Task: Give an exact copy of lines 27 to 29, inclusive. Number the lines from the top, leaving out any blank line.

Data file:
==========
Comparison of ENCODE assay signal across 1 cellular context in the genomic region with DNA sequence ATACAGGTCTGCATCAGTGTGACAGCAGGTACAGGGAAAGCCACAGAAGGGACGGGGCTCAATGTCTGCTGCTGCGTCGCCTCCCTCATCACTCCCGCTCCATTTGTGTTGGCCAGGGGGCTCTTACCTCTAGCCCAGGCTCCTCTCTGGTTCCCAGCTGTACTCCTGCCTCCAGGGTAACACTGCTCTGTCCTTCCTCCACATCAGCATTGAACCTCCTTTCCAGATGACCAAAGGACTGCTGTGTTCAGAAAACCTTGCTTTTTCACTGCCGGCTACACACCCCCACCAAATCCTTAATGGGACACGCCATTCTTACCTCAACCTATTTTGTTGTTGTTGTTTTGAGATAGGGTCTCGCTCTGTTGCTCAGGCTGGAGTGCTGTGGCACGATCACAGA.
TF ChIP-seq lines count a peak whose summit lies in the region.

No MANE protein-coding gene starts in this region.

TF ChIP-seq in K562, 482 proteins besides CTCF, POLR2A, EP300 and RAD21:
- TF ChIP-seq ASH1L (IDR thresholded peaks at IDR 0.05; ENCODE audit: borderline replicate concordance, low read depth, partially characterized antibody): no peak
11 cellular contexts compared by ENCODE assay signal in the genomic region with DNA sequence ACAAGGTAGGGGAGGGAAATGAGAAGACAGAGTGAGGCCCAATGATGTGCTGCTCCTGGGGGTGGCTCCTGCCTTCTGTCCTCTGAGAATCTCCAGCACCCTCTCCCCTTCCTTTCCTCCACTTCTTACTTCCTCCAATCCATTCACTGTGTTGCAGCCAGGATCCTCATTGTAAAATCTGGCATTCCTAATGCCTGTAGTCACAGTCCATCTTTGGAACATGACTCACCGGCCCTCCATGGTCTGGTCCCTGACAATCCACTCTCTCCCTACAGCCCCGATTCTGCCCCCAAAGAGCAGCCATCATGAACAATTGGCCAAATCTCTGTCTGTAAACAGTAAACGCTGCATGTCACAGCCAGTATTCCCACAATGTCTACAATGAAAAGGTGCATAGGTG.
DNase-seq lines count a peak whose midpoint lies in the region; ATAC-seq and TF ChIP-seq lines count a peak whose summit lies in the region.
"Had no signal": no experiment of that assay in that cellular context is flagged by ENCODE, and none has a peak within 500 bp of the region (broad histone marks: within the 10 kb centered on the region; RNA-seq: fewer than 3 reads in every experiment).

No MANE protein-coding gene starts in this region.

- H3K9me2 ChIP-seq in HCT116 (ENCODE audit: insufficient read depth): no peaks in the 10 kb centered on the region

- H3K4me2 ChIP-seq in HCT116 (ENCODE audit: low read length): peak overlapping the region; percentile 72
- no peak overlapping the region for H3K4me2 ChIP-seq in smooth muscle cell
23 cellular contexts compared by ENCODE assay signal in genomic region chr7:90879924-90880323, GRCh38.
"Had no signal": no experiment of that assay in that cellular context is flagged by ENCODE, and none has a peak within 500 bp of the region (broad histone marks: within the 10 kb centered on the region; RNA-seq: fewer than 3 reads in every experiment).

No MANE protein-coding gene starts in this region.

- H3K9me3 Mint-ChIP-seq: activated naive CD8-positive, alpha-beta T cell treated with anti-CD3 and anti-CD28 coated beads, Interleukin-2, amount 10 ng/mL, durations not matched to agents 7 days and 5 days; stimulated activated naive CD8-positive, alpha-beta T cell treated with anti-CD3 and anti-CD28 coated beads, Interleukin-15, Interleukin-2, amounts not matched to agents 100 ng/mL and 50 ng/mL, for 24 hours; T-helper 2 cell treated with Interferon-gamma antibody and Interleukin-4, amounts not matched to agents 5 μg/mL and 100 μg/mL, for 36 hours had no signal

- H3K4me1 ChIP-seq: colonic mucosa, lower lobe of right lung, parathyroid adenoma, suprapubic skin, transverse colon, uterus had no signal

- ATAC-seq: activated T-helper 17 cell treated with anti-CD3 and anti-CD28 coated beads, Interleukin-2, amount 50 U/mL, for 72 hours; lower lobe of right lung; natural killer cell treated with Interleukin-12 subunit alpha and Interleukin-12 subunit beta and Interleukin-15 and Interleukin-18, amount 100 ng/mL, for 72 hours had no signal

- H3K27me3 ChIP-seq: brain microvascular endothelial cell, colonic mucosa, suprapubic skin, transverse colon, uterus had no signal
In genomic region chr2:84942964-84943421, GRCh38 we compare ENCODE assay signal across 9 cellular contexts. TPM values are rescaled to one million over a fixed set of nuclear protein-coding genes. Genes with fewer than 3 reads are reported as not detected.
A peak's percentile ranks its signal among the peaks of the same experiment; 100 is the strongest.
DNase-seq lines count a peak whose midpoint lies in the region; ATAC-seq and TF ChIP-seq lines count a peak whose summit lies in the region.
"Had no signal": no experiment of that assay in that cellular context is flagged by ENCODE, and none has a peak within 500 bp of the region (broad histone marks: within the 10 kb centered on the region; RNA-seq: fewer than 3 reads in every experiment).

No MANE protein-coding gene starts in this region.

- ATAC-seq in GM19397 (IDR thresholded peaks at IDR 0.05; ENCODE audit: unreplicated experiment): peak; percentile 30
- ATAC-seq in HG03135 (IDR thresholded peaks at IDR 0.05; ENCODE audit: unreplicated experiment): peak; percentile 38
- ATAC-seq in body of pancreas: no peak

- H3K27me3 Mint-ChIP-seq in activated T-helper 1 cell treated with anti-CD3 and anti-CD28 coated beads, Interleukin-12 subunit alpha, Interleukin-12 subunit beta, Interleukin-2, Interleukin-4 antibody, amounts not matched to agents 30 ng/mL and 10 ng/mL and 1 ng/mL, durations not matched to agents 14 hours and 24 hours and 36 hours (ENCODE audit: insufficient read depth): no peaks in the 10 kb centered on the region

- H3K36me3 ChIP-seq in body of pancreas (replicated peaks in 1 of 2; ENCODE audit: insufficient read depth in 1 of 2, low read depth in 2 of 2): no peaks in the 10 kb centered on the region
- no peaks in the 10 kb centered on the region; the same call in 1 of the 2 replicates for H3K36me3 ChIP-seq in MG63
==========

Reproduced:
- ATAC-seq in body of pancreas: no peak

- H3K27me3 Mint-ChIP-seq in activated T-helper 1 cell treated with anti-CD3 and anti-CD28 coated beads, Interleukin-12 subunit alpha, Interleukin-12 subunit beta, Interleukin-2, Interleukin-4 antibody, amounts not matched to agents 30 ng/mL and 10 ng/mL and 1 ng/mL, durations not matched to agents 14 hours and 24 hours and 36 hours (ENCODE audit: insufficient read depth): no peaks in the 10 kb centered on the region

- H3K36me3 ChIP-seq in body of pancreas (replicated peaks in 1 of 2; ENCODE audit: insufficient read depth in 1 of 2, low read depth in 2 of 2): no peaks in the 10 kb centered on the region